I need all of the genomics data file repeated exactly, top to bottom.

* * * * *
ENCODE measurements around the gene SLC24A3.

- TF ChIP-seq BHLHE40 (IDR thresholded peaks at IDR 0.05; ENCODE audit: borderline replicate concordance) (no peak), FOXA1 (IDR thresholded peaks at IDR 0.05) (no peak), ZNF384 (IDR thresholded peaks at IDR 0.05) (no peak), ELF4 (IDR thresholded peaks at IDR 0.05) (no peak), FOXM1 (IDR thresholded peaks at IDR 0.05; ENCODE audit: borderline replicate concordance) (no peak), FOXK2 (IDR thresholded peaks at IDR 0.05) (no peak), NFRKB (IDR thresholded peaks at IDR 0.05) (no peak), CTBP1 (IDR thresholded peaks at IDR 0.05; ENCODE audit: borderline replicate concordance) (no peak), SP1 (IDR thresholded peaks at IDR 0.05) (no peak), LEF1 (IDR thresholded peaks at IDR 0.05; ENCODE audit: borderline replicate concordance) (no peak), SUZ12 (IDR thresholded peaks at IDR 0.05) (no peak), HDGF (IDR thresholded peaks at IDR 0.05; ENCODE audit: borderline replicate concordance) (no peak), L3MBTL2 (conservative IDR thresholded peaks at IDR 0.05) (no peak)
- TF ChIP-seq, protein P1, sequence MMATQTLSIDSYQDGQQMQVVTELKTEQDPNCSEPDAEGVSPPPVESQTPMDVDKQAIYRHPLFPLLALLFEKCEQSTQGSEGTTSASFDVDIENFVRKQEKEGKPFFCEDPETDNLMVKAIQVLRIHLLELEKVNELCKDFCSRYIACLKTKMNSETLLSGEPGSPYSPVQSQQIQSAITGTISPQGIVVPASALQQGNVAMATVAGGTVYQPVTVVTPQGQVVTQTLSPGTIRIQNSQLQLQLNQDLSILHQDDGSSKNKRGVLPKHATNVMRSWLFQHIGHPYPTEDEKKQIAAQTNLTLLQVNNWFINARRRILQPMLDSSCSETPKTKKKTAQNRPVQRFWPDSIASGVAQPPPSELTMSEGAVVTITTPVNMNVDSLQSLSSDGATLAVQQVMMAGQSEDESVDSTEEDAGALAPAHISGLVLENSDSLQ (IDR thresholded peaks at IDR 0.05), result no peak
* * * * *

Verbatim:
ENCODE measurements around the gene SLC24A3.

- TF ChIP-seq BHLHE40 (IDR thresholded peaks at IDR 0.05; ENCODE audit: borderline replicate concordance) (no peak), FOXA1 (IDR thresholded peaks at IDR 0.05) (no peak), ZNF384 (IDR thresholded peaks at IDR 0.05) (no peak), ELF4 (IDR thresholded peaks at IDR 0.05) (no peak), FOXM1 (IDR thresholded peaks at IDR 0.05; ENCODE audit: borderline replicate concordance) (no peak), FOXK2 (IDR thresholded peaks at IDR 0.05) (no peak), NFRKB (IDR thresholded peaks at IDR 0.05) (no peak), CTBP1 (IDR thresholded peaks at IDR 0.05; ENCODE audit: borderline replicate concordance) (no peak), SP1 (IDR thresholded peaks at IDR 0.05) (no peak), LEF1 (IDR thresholded peaks at IDR 0.05; ENCODE audit: borderline replicate concordance) (no peak), SUZ12 (IDR thresholded peaks at IDR 0.05) (no peak), HDGF (IDR thresholded peaks at IDR 0.05; ENCODE audit: borderline replicate concordance) (no peak), L3MBTL2 (conservative IDR thresholded peaks at IDR 0.05) (no peak)
- TF ChIP-seq, protein P1, sequence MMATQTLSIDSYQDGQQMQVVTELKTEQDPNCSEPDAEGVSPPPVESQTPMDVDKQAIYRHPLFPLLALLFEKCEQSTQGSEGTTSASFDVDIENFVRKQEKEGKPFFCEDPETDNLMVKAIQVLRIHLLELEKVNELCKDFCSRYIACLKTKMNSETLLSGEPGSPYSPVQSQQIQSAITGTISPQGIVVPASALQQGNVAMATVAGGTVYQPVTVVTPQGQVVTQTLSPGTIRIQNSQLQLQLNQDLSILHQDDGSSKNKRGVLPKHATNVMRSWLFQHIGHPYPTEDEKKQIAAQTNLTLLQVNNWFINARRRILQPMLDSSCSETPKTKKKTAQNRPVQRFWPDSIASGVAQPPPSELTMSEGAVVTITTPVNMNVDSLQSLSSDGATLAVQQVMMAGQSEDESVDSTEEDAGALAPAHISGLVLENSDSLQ (IDR thresholded peaks at IDR 0.05), result no peak